Start Planning for Salary Reviews Now!

June 2021 economic data indicates that the New Zealand and Australian economies are performing at least as well as pre-pandemic levels, and far better than expected.

The better-than-forecast figures can be largely attributed to both countries keeping Covid-19 in check as well as the large and timely monetary and fiscal stimulus from the Government. As a result, both countries have been able to reopen their domestic economies before other advanced nations, boosting employment and consumer spending.

Newshub reports that Australian recruiters are traveling to New Zealand to poach Kiwi employees, and due to skill shortages in Australia, are offering salaries that are double on present earnings in some cases.

It seems Aussie firms are willing to pay high salaries to fill their labour shortages and it is not just lawyers and other professionals they want – they are reportedly also targeting people with skills in other industries e.g. construction and engineering.

With this in mind, to retain skilled employees employers need to start planning for salary reviews earlier than usual.

According to the Hays Salary Guide FY21/22 while 50% of employers surveyed kept salaries steady in 2020, 67% were planning to increase salaries in their next review, with 12% expecting to award increases of 3% or more. But, 67% of employees who were surveyed said they thought a raise of 3% or more would better reflect their, individual performance, so, there is quite a considerable difference in expectations between employee and their managers who were surveyed. Employers will need to carefully manage expectations if they wish to attract and retain employees in the current skills short market.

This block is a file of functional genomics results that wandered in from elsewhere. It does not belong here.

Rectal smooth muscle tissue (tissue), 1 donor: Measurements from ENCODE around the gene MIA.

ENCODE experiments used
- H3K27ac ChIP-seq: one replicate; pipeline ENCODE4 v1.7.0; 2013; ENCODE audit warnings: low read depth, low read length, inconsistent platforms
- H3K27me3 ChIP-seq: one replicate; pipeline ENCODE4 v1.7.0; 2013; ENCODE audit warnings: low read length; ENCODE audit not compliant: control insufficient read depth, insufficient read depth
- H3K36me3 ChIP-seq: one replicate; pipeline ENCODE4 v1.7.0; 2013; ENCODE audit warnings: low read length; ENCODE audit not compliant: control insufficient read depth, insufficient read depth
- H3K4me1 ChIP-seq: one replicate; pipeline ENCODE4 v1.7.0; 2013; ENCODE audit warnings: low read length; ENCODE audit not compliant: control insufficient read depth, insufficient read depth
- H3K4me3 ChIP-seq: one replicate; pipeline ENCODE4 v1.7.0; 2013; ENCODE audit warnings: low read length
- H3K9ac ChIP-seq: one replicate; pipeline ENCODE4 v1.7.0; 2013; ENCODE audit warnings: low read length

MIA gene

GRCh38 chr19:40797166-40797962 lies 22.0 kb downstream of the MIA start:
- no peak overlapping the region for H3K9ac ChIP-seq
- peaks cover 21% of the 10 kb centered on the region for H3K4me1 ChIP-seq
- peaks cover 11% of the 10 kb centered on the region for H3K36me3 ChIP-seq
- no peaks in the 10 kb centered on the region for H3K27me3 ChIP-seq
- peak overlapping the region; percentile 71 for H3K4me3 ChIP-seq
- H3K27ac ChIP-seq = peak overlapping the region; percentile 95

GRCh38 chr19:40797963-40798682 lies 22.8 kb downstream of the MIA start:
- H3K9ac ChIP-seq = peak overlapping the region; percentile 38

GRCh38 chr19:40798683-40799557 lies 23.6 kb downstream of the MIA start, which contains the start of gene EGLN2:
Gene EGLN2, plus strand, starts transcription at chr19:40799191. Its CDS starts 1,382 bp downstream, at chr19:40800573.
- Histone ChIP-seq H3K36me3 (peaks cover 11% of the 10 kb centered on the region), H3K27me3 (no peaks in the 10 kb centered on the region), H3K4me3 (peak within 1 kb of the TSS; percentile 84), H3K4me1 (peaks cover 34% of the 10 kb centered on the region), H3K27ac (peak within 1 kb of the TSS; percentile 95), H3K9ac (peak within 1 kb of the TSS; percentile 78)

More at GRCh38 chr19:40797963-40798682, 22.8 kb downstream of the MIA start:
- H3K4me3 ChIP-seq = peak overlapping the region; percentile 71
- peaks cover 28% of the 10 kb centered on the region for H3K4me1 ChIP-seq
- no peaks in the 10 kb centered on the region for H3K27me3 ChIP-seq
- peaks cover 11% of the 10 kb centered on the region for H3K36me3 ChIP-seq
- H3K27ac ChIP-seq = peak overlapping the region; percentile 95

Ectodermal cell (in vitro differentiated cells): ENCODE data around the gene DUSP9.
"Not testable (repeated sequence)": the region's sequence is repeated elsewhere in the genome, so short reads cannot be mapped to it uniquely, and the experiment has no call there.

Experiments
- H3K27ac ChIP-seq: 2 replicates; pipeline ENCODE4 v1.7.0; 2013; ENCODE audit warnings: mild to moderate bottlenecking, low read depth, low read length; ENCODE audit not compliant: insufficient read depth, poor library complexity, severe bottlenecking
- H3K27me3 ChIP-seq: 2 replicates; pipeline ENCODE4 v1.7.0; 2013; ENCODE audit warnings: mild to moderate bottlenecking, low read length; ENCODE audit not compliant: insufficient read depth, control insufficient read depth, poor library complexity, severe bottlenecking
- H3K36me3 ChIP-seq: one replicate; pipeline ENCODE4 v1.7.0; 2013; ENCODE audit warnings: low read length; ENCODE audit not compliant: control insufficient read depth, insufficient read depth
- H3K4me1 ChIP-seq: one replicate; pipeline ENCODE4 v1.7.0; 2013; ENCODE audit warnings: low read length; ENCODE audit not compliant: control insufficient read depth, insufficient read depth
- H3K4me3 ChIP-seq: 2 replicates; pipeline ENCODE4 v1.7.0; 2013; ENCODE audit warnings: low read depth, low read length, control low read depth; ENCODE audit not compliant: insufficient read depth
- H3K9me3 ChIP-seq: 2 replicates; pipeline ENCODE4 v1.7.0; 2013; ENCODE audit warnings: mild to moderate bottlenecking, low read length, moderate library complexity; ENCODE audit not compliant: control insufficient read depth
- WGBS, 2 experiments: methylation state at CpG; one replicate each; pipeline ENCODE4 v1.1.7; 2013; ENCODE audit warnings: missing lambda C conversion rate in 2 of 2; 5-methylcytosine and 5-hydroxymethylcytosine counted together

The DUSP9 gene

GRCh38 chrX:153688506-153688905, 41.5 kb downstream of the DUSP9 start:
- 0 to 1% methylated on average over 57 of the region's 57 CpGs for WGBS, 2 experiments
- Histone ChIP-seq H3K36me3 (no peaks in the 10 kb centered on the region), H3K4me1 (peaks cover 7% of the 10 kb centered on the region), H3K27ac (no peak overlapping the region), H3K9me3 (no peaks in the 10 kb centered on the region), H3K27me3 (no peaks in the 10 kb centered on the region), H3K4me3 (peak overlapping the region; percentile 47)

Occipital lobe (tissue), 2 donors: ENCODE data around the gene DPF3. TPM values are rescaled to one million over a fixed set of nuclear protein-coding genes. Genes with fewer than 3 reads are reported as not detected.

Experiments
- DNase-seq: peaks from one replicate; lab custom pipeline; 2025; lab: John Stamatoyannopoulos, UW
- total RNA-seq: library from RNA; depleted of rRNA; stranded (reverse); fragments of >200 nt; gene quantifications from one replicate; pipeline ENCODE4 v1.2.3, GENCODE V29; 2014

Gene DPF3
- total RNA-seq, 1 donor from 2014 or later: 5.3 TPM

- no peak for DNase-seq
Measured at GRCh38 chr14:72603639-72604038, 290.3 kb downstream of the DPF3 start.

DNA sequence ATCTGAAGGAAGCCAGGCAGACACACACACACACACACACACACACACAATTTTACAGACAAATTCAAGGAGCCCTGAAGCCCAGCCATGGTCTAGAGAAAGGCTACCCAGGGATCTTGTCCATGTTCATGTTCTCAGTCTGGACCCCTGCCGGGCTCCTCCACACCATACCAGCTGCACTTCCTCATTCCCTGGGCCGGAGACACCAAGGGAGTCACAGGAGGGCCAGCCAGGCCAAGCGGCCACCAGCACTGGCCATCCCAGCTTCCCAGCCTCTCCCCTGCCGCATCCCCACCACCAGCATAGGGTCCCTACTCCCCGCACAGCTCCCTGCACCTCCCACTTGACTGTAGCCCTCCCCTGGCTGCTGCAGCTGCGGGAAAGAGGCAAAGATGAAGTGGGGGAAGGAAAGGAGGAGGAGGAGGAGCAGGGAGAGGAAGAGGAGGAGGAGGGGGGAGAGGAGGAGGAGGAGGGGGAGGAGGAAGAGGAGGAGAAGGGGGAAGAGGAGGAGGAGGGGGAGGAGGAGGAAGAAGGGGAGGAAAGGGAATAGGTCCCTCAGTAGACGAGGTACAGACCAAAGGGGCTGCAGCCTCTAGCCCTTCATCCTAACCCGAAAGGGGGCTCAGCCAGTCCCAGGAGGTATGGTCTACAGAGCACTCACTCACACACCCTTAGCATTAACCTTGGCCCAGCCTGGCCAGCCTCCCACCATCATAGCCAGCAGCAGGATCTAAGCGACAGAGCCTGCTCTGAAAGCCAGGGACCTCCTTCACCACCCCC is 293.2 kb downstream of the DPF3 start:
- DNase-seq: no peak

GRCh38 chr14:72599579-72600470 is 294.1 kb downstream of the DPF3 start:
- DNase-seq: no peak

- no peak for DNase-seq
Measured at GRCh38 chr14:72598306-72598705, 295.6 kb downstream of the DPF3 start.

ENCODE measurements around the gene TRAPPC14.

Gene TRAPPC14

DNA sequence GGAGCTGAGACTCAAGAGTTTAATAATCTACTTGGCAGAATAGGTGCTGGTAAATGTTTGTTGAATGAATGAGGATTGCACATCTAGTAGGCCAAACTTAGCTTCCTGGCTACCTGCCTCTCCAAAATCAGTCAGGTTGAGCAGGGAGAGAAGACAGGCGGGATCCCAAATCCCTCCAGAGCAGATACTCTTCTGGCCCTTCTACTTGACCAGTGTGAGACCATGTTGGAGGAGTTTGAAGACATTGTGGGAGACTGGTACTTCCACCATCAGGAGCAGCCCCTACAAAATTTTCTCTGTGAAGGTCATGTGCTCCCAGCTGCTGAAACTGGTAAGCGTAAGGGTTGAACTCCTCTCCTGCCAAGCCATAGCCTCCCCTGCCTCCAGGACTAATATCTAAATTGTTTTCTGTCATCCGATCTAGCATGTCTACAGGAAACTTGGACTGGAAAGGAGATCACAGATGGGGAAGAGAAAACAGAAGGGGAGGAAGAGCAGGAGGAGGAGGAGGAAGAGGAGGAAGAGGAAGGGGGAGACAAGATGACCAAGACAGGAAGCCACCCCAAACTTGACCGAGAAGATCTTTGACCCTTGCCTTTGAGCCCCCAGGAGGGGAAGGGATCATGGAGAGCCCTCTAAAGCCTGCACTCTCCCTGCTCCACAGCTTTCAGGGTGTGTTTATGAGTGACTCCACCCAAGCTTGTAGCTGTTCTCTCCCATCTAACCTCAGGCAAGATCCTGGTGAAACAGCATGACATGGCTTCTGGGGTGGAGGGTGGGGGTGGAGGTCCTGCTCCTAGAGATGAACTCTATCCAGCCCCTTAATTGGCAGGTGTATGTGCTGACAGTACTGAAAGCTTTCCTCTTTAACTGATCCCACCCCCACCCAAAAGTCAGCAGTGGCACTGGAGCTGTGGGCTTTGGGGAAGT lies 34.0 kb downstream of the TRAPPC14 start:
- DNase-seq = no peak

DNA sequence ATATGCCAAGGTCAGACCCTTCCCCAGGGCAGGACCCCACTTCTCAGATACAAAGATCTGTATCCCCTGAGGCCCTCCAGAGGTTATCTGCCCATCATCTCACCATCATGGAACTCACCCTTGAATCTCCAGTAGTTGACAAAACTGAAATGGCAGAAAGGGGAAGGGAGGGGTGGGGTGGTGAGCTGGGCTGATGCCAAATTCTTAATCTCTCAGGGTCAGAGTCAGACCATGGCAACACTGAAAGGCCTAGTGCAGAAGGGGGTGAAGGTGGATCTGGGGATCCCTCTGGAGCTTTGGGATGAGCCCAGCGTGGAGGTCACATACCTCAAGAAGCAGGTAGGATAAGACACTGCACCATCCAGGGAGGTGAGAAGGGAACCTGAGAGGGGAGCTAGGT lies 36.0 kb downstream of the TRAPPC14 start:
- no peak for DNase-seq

How frequently should salary reviews be carried out?

Because of the fast-changing environment in which businesses are operating today, employers would be wise to consider carrying out twice-yearly salary reviews to make sure salaries remain competitive with the market, as well as keeping up with internal changes.

Although a salary review does not always result in an increase, it does ensure that the business keeps up to date with its competitors and that employees remain motivated because they know they are being fairly compensated. Conducting a regular, structured salary review for all positions ensures that employees are appropriately paid and understand the logic and opportunity of the wage range assigned to their position. It also gives the employer the opportunity to adjust for changes in responsibility or duties that should be reflected in a salary change, as well as making adjustments for external factors such as changes in the cost of living or changes in industry standards.

Currently, disruptions to markets from Covid-19 are far from over and salary budgets remain tight. Therefore, it remains as important as ever for employers to ensure they are paying the right amount, which can be achieved by knowing what jobs are worth in the (external) job market, as well as the value internally. Although many employers kept salaries steady in 2020, some had to reduce salaries and hours, and these cases should be revisited as soon as possible.